Sense of community first trait to emerge in time of crisis

Don’t you think it’s funny that it seems to have taken the practice of social distancing to bring us closer together?

While the schools, arenas, shops, local restaurants and watering holes lay empty, everywhere you look on social media, you see people making connections with their community.

You see people eager to help their elderly neighbours stay safe and healthy. You see people ready to give their dollars and time to help their fellow humans in a time of need.  You see people giving thanks to those who were previously taken for granted: The truck drivers keeping our goods flowing, the grocery clerks keeping the shelves stocked, the waste management people taking care of our waste, or the delivery person keeping our supplies stocked, to name a few.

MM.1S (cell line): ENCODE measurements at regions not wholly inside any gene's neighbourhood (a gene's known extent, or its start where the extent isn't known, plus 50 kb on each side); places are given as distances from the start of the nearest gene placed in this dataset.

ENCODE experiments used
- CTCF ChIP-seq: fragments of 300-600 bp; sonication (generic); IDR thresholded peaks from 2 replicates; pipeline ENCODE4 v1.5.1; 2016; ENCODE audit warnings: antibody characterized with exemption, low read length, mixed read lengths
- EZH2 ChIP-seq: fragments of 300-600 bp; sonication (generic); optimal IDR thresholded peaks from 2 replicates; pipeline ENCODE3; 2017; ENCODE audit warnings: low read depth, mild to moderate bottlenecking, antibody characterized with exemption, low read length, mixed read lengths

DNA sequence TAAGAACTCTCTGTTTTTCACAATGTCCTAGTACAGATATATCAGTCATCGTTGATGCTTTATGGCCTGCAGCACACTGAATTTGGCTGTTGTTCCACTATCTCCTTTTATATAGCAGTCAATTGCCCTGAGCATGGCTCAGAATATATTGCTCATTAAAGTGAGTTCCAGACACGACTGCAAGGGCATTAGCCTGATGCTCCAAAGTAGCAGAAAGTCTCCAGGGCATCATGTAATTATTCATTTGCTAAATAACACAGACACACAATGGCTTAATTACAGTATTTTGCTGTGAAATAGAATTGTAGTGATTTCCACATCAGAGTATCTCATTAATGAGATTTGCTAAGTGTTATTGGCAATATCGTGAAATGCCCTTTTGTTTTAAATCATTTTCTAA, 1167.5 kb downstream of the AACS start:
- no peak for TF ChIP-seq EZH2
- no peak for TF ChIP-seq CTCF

You see people checking in on friends and family who they haven’t spoken with recently due to our busy work/life schedules. Yes you’ll still see the regular political mudslinging, repeating memes and unnecessary negative remarks and arguments, but it seems even they are a little less nasty.

We are at the start of a scary period in our history that will likely bring challenges to our health, family and economic wellbeing which most of us have rarely dealt with in our lifetimes.  There will be many hard lessons to be learned in the coming weeks and months ahead.

I hope we hold onto this sense of community and our realization of interconnectedness once we return to a state of normalcy because we’re going to need each other then just as much as we do today.

Gavin Vader

Cherry Valley